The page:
The Great Military Merit Medal (Groß Militärverdienstmedaille), 1916-1917 was established to recognize the highest achievement in time of war or to reward outstanding service in piece. This service was required to be greater than that recognized by the Silver Military Merit Medal but not warranting the award of a high order. It was intended for high-ranking officers (Regimental commanders and above) and other notable persons in the society. The award was never, in practice issued for piece time service as the award was discontinued with the fall of the empire at the conclusion of WWI.
Date Issued: April 1, 1916 – April 18, 1917
Reason Issued: To recognize the highest achievement in time of war or to reward outstanding service in piece. This service was to be greater than that recognized by the Silver Military Merit Medal but not warranting the award of a high order. It was intended for high-ranking officers (Regimental commanders and above) and other notable persons in the society.
Classes or Types: This decoration was issued in one class and two types.
- Great Military Merit Medal on war ribbon
- Great Military Merit Medal on war ribbon with swords
- This award was only given to officers
- When this decoration was awarded and if the recipient had previously been awarded a silver or bronze award, the previous awards were no longer to be worn. The exceptions to this rule were when the silver or bronze medal had been won on a different ribbon either civil or military or when the lower grade received was the King Karl version of the award.
- This award was issued for less than thirteen months
- The only officers below the rank of General to receive this award was Gottfried Banfield, the Navy Air Ace and Oberstleutnant Hermann Pokorny
- Receipt of the award was as a result of receiving a special commendation from the Emperor
- The medal was sometimes called the “Golden Signum Laudis
- This decoration could be awarded to foreigners. Some of the most distinguished members of the Central Powers forces were awarded this decoration. (see list of recipients in Part II)
- Vienna Assay Office mark on ring (a capital A in a circle)
- The word SILBER engraved on the edge of the medal
- The silver fineness mark
- The word BRONZE engraved on the edge of the medal
Design: A round medal with a raised rim and an attached flexible 20 mm crown at the top.
Obverse: A bust of the Emperor Franz Joseph I in old age in high relief facing to the viewers right. In his hair is a wreath of laurel. Around the bust is inscribed: FRANCISCVS . IOS . I. D. G. IMP. AVST. REX. BOH. ETC. ET. REX. APOST. HVNG *. Outside of the inscription along the edge of the medal is a line composed of 24 laurel leaves. The attached crown is which is attached with a hinge is usually hollow with a gold bonnet inside the crown. The crown articulates with the medal and is moveable. Around the lower half of the crown is a laurel wreath.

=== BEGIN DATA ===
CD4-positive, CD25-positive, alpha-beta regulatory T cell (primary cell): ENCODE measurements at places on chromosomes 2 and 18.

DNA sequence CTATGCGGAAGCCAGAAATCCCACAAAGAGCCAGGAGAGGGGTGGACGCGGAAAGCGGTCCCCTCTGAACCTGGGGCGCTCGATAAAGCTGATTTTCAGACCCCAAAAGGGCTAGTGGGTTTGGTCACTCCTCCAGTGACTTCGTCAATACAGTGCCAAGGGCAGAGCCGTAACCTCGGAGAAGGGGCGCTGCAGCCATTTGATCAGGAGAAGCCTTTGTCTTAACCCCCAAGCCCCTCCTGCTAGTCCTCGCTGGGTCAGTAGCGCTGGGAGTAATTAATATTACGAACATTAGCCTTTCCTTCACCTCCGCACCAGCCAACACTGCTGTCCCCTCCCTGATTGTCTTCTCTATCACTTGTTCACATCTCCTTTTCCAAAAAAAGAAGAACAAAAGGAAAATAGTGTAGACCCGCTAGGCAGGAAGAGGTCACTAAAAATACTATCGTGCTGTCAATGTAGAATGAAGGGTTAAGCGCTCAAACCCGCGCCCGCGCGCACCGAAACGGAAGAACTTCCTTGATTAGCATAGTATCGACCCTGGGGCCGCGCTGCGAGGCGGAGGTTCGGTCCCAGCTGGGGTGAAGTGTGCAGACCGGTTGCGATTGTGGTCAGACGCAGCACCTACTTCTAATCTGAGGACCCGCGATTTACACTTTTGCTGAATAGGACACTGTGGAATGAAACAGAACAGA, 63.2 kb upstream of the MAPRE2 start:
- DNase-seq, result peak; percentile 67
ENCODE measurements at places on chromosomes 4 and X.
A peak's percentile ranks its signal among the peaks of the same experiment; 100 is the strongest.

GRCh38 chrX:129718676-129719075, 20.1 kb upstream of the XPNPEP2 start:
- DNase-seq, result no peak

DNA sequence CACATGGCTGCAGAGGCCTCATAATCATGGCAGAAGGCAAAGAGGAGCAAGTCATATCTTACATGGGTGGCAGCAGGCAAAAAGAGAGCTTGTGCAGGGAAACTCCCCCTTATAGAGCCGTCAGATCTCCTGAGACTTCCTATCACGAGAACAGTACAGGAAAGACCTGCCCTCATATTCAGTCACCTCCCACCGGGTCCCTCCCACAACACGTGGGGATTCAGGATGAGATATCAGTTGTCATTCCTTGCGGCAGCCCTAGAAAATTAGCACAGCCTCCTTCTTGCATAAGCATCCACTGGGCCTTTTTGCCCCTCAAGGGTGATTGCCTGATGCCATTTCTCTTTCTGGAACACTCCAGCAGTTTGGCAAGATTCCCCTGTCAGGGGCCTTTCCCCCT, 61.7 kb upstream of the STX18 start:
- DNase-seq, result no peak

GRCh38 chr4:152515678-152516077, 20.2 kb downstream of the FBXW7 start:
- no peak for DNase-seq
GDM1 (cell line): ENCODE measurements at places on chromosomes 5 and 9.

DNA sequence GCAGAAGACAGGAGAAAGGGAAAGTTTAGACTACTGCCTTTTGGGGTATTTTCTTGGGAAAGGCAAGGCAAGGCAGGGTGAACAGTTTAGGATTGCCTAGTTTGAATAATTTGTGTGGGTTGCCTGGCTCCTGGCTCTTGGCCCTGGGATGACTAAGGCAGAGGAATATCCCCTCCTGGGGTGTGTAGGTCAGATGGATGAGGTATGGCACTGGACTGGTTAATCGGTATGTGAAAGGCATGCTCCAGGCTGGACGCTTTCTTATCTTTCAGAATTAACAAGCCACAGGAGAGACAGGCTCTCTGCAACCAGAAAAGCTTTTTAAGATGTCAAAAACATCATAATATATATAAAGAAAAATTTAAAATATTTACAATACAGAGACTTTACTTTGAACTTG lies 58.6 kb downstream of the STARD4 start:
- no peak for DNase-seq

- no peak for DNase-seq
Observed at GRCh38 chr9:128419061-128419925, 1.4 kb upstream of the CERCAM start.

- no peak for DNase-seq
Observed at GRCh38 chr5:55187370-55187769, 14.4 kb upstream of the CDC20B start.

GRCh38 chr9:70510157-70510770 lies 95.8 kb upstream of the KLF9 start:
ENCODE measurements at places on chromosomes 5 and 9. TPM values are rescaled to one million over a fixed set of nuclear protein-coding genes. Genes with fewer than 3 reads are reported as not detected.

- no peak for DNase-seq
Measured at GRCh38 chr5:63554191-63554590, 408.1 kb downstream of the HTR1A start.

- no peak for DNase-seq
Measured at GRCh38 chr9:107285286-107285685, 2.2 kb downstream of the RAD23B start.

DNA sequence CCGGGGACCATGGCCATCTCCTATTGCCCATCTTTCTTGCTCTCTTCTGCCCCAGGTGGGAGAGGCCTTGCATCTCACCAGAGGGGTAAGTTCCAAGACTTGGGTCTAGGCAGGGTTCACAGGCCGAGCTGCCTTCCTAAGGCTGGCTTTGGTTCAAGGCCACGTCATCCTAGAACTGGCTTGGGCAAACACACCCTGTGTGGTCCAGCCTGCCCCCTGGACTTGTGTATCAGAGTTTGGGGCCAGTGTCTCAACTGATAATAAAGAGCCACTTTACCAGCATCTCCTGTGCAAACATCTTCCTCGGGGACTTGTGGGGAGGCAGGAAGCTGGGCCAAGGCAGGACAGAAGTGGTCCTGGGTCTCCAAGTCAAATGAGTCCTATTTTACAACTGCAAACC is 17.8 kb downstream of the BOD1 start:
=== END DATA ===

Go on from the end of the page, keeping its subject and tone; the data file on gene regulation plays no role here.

Reverse: Within a beaded decoration following the contour of the medal is a wreath of laurel on the viewers left and oak on the right, which is tied at the bottom with a bow. Inside the wreath is the inscription, SIGNVM LAVDIS (A token of esteem). The reverse of the crown and wreath are fully detailed.
Weight: 26-27 grams
Size: The decoration without crown is 37-38 mm in diameter. The crown is 20 mm high. Thus the overall height of the medal is 57-58 mm.
Type of Material:
- Gilt bronze
- Gilt silver
Variations: There are four known variations of this decoration
- Type I: As described above.
- Type II: As described above except the crown is attached side to side and the wreath around the crown is engraved only on the obverse.
- Type III: As described in Type II except the obverse and reverse of the medal has a raised rim with a step down raised inner line. The inscription has the letter U and J instead of I and V. The raised font of the Signum Laudis text is different from that used in Type I and II decorations.
- Type IV: The same as the Type II decoration but has a dedicatory inscription on the reverse. The Type IV presentation piece illustrated to the right was presented to Colonel General Hermann Baron Kovess von Kovesshaza and is inscribed inside the beaded line and following the contours of the rim: IHREM HOCHVEREHRIEN GLORREICHEN FUHRER DIE OFFIZIERE DES 7.ARMEE-KOMMANDOS (From the Officers of the 7th Army Headquarters with great Admiration for their glorious Leader)
Hope you enjoyed this blog. Next time I will complete the description of the Great Military Merit Medal (GrossMilitärverdienstmedaille), 1916-1917